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Guide To Sledding And Sledding Safety Tips

Have Fun And Be Safe While Sledding

In winter time, are you the type of family that hibernates inside and awaits the winter to pass? Or the family that gets out and tries to make the most of it? Life is too short to be stuck in the house all day in the name of keeping warm, yet there are sports you can do in winter days.

Get your adrenaline going and have fun as far as it can last. It doesn’t mean that you have to know how to ski to enjoy your recreation outdoors during winter. You can as well sled.

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Most families find sledding to be a healthy and fun way to create memories. Sledding began way before recorded history. The natural amusement was to have your children on the cart when done with its work and start pushing them down the hill. It shows that sledding is one of the oldest winter sport.

In the 19th century, sledding contests took place, but as time went by, the sport got revolutionized. Samuel Leeds invented the first sled, flexible flyer in the 1880s. As time, went by, many more types of snow sleds came by.

Sleds For All Age Groups

For you to have a fun sledding time, you need a fast sled. Best slides are the ones with bottoms that are slick and hard to be able to zip across snow that is packed or has room for more than one rider. The warmth of bodies of the riders and the friction help in melting the snow beneath thus help the sleds to schuss down a hill. The smaller the surface, the faster it will go and vice versa, depending on the weight.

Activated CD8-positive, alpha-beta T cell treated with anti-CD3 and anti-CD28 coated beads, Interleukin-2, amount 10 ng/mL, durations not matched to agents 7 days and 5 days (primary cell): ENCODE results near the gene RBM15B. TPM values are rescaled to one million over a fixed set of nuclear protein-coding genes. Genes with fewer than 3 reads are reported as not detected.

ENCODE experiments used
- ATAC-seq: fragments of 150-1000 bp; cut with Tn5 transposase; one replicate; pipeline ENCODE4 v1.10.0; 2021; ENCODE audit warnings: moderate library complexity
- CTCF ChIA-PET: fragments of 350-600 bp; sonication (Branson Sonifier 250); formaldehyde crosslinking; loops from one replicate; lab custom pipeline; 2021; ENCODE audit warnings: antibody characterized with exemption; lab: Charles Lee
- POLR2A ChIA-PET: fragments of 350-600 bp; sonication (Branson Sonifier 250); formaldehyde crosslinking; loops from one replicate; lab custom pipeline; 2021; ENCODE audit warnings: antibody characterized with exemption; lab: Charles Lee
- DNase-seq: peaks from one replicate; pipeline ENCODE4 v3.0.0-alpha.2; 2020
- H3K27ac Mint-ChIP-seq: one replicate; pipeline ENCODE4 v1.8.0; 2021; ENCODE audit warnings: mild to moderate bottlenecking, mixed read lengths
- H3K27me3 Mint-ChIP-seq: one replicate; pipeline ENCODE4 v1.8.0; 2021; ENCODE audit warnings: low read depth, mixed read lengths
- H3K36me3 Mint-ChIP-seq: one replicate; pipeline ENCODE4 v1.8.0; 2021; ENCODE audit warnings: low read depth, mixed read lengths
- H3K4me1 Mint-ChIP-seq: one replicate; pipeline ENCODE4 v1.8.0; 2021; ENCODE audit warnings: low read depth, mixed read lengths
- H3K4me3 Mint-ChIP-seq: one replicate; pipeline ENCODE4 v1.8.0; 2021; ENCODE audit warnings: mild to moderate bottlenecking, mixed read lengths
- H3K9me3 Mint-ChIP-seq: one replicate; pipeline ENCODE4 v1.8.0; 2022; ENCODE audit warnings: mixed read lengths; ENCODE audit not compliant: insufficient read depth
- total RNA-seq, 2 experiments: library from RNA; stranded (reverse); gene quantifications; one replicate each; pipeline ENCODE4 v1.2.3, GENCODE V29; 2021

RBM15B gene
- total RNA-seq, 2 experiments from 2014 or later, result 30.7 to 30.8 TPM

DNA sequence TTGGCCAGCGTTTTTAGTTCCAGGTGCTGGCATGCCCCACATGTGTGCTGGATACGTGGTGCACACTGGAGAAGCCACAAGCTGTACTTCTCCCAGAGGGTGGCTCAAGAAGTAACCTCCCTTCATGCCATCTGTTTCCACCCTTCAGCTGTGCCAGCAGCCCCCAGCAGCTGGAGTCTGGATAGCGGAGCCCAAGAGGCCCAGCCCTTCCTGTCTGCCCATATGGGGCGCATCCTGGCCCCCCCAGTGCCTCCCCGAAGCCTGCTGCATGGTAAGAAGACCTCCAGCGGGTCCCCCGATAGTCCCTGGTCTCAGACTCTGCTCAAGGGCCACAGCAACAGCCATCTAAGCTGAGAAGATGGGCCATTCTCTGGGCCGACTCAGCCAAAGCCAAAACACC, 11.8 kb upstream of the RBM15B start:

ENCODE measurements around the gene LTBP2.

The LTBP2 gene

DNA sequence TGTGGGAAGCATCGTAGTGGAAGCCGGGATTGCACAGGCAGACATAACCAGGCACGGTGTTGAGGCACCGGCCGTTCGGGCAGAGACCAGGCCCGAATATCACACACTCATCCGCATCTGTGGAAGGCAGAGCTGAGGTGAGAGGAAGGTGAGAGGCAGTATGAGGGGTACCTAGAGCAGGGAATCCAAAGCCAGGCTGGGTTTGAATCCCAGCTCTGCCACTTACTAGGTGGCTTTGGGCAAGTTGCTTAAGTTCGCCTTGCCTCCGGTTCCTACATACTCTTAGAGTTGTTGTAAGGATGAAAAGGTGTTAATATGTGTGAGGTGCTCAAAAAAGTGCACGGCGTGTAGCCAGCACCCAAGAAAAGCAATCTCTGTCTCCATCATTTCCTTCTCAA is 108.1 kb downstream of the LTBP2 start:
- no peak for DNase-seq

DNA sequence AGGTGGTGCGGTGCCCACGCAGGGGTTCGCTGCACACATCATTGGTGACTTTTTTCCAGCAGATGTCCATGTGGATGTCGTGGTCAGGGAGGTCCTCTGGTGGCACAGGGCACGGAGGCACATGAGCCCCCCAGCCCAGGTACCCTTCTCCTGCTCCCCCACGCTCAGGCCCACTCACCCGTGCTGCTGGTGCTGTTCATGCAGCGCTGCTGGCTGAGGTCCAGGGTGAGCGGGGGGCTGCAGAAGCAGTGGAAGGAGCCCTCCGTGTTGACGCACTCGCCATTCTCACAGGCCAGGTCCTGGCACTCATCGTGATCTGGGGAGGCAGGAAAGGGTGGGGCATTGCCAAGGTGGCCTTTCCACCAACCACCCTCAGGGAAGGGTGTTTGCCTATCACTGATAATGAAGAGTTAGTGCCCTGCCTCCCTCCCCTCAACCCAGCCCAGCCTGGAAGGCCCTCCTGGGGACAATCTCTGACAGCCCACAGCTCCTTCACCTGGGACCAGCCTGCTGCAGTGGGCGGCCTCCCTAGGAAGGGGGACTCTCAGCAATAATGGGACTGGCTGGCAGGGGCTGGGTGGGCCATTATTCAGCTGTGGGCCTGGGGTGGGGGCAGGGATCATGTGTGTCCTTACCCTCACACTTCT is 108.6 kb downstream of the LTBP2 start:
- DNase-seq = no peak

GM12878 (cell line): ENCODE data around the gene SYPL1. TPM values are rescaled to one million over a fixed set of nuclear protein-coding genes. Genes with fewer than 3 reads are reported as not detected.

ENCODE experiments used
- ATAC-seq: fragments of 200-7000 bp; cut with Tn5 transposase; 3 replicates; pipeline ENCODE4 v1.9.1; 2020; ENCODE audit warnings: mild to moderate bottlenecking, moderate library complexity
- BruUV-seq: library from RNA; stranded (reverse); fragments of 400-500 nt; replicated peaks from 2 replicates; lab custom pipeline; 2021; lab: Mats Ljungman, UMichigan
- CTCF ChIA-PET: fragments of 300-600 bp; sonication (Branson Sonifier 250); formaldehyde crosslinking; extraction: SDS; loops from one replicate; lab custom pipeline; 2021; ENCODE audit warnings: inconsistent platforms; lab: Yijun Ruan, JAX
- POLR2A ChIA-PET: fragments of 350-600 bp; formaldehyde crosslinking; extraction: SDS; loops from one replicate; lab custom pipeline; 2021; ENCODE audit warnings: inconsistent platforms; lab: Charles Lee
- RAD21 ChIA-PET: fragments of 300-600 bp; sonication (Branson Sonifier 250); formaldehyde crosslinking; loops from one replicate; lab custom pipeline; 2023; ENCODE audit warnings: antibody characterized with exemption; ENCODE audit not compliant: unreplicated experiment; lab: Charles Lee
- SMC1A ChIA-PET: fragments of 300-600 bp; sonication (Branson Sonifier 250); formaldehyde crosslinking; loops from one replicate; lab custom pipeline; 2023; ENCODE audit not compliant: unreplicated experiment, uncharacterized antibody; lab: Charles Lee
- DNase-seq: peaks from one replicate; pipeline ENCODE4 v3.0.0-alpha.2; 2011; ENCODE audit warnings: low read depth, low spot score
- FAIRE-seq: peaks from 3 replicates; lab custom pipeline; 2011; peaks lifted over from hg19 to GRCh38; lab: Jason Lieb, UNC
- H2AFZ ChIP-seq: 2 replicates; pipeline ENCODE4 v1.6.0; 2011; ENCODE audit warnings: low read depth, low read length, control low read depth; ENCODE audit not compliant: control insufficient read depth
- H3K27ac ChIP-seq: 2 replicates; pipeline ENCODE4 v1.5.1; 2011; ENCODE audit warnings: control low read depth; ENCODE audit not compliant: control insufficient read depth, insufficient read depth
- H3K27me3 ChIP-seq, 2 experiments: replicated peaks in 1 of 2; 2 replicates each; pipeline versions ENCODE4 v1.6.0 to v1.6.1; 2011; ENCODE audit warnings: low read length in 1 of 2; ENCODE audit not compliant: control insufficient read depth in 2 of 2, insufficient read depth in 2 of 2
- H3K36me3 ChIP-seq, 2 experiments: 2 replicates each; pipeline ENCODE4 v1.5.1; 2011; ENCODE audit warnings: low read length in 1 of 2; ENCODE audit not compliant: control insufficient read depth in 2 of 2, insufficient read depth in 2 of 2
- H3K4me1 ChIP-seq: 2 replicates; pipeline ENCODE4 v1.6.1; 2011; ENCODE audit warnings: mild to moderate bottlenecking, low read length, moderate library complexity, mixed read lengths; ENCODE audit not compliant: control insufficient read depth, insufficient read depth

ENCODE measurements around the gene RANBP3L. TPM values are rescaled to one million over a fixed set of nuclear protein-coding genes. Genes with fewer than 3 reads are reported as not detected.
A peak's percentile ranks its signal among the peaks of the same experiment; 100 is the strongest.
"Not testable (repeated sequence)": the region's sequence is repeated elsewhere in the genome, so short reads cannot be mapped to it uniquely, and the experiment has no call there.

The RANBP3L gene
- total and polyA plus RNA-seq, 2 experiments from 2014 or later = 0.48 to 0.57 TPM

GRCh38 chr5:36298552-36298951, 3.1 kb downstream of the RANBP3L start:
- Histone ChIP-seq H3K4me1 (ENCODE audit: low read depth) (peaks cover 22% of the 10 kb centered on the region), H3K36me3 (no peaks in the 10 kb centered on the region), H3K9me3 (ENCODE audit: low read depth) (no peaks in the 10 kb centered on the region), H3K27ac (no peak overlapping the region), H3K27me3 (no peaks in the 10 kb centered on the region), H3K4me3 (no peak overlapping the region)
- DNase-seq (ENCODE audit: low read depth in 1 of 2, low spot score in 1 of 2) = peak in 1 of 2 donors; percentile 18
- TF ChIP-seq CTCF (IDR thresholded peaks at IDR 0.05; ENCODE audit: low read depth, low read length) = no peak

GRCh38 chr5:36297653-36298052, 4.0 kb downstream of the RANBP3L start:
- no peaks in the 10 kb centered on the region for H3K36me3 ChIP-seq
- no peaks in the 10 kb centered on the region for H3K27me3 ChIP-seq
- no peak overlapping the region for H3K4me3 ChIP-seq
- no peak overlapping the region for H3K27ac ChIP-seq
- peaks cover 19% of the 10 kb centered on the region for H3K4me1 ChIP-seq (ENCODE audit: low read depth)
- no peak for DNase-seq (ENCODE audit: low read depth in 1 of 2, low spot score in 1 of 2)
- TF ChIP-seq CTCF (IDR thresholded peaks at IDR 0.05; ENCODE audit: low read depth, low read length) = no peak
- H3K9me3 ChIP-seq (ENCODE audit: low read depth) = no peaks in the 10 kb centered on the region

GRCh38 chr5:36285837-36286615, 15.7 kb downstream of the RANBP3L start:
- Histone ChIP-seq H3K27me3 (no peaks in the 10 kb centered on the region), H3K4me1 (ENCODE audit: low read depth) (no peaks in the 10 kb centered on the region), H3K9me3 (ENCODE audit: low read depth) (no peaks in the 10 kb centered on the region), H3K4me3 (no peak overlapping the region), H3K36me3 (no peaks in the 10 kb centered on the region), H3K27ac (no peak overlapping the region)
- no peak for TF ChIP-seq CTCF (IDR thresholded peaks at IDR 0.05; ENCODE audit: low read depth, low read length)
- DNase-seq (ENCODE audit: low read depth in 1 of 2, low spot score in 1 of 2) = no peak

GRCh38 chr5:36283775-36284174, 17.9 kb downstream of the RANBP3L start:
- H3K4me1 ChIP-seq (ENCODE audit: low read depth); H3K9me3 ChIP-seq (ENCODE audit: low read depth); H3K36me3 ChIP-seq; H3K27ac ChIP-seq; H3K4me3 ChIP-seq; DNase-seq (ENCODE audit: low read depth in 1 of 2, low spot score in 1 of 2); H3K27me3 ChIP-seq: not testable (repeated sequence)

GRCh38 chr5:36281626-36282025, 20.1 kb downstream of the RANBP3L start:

Below are some of the different types of sleds for all age groups:

1. Inflatables.
Inflatables are portable and donut-shaped, filled with air and thus are easy to deflate and be stored over the summer. They are inflated with the cold air and kept well inflated, but, they are known to tear or tear sometimes when using them.

2. Saucers
They are either round or concave in shape. The material used in the early days was metal, but nowadays they are made of plastic. They are known mostly for their speed and spinning down a hill hence making it hard to control.

3. Classic wooden toboggan.
It is bound wooden slats that are bent forward at the front this way, forming a J’ shape. It has ample room for several people.

4. Plastic toboggan
They are similar to the classic wooden toboggan. The only difference is the material: plastics and some variations have brake and steering options. It can fit two to three riders thus suitable for a family.

5. Luge
In this, the riders go down a hill on their backs and use their body weight and hands to steer it up.

6. Skeleton
It is similar to the luge. The difference between them is that the rider usually whips down the hill headfirst. The skeleton has metal runners, bumpers and handles along on the sides to help in the stability of the rider.

7. Flexible Flyer.
As said above, it was one of the first to be invented. You can sit upright or choose to lie down on your stomach.

8. Horse-drawn sleigh
It is a sled that is pulled by a horse. It is mostly meant for flat and snowy terrain and can accommodate two to four people.

Safety Tips for Safe Sledding

With all the fun in sledding, it is also riskier than you might think. If the hitting of your head happens, it is easy to get a concussion and injure your brain and so much more. Don’t let the injuries to control the winter fun, try the tips below for a safe sled.